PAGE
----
Finally, keep in mind that the antibiotic amoxicillin, which is pink in color and has a bubblegum scent, is extremely hazardous to rabbits and should never be given to one by a veterinarian. The good bacteria in the rabbit’s intestines are destroyed by amoxicillin and other penicillin derivatives, which can also damage other organs.
Other antibiotics, like Chloromycetin, Tetracycline, and Baytril, can be administered to rabbits without risk. Sometimes a rabbit cannot take an antibiotic (signs include appetite loss and diarrhea), in which case your veterinarian may have to try a different medication. Any time a symptom appears or changes, inform your veterinarian right away.
Finally, it is our responsibility as responsible pet owners to put our beloved bunnies’ health and wellbeing first. To keep them happy and healthy, routine wellness exams are essential. Consult a veterinarian who is skilled in caring for rabbits if you observe anything unexpected or unsettling in your rabbit’s behavior or look.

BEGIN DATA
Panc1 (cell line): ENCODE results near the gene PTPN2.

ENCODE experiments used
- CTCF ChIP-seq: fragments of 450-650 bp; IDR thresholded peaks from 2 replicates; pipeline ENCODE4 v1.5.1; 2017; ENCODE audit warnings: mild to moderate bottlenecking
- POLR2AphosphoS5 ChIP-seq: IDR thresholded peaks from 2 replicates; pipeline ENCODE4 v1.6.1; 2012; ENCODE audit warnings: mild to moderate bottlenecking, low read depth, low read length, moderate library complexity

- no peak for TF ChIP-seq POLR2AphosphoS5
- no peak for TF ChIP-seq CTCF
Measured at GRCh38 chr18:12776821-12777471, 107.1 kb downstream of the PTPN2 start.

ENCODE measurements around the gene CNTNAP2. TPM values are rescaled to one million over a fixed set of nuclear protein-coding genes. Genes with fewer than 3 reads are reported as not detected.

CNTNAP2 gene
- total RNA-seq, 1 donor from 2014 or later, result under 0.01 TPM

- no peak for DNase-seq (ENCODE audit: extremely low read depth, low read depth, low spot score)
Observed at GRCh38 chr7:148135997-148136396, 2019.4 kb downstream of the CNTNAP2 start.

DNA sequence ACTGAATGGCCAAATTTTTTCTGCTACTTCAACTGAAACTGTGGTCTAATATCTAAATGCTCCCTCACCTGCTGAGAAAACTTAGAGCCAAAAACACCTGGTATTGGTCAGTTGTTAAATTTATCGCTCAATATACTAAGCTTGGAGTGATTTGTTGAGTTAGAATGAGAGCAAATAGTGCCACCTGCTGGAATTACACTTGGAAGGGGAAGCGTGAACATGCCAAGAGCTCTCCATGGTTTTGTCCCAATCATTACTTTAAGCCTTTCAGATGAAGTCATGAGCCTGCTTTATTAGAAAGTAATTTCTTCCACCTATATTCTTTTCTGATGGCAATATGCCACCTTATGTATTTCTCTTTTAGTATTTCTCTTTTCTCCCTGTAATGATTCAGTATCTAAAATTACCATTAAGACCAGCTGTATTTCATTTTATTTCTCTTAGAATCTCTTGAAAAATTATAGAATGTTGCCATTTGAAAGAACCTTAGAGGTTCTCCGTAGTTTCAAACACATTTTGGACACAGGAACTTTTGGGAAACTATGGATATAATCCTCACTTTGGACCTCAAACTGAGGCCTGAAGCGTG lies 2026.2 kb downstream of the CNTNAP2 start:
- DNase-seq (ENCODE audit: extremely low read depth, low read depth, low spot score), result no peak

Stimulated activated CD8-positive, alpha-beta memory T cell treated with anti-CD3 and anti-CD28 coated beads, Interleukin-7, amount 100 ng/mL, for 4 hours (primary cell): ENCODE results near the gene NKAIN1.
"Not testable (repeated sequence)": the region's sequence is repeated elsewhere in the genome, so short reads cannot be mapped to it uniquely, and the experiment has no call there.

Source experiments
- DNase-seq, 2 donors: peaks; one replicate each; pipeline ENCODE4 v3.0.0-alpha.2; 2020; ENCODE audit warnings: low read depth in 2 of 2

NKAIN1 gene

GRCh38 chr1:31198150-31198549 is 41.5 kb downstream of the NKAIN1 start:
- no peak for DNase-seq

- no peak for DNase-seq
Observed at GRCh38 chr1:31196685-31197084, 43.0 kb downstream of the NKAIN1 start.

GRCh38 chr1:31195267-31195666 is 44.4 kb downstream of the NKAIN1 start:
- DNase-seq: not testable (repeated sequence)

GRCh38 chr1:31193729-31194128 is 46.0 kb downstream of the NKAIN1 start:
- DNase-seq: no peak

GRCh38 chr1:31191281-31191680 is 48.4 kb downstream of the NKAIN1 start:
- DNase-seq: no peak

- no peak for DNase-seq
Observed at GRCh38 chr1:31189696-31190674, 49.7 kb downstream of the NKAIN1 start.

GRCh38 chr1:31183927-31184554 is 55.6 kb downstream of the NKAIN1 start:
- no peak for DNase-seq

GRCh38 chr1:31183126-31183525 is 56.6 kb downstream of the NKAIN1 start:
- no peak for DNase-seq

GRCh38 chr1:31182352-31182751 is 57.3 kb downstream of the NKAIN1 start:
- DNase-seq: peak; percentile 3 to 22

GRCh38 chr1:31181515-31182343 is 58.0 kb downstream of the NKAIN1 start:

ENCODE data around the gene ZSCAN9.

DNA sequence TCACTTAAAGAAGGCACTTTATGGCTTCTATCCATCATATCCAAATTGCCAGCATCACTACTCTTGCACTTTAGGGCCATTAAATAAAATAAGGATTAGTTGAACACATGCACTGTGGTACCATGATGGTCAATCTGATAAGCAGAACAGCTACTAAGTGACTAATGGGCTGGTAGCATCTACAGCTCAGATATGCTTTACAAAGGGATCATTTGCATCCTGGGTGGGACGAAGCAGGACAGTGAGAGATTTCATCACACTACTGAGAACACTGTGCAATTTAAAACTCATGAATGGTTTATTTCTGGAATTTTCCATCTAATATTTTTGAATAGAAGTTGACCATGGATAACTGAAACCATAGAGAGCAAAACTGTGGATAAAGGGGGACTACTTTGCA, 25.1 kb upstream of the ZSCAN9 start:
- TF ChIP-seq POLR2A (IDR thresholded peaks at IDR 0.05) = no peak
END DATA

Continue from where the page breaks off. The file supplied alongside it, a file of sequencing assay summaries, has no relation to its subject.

Hairballs and intestinal obstructions, misaligned teeth, sneezing with wet nose and eyes, and parasitic infestations including flea, mite, and internal parasites are some frequent health problems to keep a look out for. To avoid future difficulties, each of these illnesses has to be treated effectively and promptly.
To reduce the danger of certain health issues, keep your rabbit’s living space tidy and offer them plenty of opportunity for exercise. Be cautious while using chemicals and pharmaceuticals, and make sure that rabbits can safely consume them.
Act swiftly and seek prompt veterinarian treatment if your rabbit ever has a health emergency. Learn the symptoms that need to be addressed right away, including extreme diarrhea, bloating and loss of appetite, difficulty breathing, head tilting, paralysis, incontinence, and rapid changes in behavior.
Finally, be careful when giving your rabbit antibiotics because some of them may be hazardous. Avoid using amoxicillin and other penicillin-based medications since they can harm a rabbit’s healthy gut bacteria and cause organ dysfunction. If necessary, speak with your veterinarian about safe and effective antibiotics for your rabbit.
With the right care to their health and well-being, you may have a pleasant and long-lasting relationship with your furry pet. Caring for a rabbit can be a fulfilling and gratifying experience. To maintain a long and healthy life for your cherished pet, always stay educated and let your veterinarian know about any changes in your rabbit’s health.